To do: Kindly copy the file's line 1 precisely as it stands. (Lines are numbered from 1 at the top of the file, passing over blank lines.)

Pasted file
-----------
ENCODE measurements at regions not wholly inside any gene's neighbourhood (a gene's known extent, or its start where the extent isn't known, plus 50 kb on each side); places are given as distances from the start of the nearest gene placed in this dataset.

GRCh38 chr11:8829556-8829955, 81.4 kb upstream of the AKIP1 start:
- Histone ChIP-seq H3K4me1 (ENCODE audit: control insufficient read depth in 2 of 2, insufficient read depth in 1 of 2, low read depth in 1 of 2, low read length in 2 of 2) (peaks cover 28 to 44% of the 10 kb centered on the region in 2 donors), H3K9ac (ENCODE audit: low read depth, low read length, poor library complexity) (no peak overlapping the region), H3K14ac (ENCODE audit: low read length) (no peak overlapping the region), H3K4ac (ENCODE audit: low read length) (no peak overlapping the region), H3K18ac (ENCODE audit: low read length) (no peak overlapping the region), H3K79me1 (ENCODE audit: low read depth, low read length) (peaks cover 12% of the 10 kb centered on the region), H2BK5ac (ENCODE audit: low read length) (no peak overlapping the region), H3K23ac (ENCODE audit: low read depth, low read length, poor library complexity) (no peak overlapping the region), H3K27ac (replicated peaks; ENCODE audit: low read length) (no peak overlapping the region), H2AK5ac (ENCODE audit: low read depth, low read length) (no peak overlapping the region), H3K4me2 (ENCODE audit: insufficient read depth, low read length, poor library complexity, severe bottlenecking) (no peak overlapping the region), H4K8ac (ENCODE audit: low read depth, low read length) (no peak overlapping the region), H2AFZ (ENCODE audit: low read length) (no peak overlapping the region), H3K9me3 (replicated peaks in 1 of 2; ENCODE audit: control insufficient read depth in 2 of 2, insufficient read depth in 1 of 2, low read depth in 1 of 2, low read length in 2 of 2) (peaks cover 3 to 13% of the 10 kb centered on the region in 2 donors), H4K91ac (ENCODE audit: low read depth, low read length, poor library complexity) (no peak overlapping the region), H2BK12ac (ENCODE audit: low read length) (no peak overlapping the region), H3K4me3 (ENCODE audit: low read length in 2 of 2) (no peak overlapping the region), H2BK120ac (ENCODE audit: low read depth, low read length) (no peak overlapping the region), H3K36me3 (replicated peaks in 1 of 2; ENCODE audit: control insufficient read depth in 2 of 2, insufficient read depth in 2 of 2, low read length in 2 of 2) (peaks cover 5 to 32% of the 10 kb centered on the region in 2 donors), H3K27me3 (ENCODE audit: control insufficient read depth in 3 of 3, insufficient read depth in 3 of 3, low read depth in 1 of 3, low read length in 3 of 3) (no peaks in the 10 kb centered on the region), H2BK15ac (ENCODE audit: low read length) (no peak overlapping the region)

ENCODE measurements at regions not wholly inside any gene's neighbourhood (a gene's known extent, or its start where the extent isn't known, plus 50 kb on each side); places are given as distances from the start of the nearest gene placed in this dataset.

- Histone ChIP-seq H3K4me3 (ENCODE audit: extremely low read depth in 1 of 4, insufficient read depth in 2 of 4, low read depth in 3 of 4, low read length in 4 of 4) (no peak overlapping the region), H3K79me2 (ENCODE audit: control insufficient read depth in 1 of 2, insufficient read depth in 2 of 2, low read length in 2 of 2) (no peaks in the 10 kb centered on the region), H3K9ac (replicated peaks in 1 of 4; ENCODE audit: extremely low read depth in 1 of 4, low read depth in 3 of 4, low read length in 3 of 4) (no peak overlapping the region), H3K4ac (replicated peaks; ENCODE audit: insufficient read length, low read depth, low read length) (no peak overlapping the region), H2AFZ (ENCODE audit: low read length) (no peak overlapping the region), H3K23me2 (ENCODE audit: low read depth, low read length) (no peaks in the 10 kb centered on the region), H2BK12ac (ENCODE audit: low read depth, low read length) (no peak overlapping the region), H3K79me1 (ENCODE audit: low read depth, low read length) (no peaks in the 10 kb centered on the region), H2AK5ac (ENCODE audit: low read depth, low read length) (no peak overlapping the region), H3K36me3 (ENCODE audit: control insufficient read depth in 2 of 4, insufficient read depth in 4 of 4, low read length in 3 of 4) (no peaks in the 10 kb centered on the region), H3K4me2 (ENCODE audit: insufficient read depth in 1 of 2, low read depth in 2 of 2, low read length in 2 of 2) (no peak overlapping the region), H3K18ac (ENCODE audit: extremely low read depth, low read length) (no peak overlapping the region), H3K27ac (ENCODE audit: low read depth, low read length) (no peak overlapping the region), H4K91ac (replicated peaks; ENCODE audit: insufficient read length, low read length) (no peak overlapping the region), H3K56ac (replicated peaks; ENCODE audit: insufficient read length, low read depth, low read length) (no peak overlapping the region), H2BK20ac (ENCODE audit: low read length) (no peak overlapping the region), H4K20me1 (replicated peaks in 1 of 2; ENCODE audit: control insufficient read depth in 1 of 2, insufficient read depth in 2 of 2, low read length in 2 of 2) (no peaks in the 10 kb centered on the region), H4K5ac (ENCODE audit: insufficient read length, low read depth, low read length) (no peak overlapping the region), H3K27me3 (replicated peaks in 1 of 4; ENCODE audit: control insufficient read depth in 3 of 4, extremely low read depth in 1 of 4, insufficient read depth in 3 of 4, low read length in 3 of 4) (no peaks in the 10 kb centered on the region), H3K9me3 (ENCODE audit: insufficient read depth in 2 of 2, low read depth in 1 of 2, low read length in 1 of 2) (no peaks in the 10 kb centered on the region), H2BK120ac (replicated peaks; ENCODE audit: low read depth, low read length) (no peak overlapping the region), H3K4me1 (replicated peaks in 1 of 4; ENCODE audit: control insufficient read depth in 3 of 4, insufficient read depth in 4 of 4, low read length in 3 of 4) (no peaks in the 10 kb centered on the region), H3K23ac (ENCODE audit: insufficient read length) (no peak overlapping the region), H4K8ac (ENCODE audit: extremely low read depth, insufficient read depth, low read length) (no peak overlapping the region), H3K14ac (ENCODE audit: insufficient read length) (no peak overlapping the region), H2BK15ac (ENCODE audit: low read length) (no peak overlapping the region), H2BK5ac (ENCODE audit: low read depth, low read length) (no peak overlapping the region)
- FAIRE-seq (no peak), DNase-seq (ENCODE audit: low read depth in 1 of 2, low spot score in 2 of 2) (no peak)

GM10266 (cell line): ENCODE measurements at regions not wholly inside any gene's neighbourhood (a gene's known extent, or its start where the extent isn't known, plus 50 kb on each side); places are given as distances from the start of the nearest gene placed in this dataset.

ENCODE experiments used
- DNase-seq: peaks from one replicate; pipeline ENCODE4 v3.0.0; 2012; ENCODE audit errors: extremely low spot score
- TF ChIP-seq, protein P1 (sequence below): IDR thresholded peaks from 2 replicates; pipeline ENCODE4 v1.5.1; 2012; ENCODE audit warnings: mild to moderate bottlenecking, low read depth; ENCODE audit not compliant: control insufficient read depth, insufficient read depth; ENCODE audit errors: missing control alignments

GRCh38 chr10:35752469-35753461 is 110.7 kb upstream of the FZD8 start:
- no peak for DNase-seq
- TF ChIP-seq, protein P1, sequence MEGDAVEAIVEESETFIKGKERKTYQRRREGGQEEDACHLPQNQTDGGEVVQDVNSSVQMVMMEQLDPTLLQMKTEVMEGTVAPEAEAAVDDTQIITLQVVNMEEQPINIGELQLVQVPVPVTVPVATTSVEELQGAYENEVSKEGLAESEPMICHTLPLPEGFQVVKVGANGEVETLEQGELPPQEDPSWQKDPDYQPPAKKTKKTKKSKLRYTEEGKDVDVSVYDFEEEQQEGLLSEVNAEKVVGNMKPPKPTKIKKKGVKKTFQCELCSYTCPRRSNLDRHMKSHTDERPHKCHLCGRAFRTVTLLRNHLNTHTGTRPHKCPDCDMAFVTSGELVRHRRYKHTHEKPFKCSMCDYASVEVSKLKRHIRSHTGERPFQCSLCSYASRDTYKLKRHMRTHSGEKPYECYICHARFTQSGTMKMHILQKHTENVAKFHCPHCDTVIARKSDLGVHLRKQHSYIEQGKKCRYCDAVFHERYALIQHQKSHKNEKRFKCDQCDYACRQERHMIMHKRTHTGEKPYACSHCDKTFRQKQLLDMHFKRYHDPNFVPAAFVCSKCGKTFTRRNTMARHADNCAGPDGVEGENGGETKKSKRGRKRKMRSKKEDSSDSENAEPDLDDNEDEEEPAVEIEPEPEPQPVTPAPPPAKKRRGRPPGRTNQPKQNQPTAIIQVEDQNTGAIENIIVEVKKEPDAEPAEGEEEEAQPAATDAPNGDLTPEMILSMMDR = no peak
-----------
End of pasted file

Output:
ENCODE measurements at regions not wholly inside any gene's neighbourhood (a gene's known extent, or its start where the extent isn't known, plus 50 kb on each side); places are given as distances from the start of the nearest gene placed in this dataset.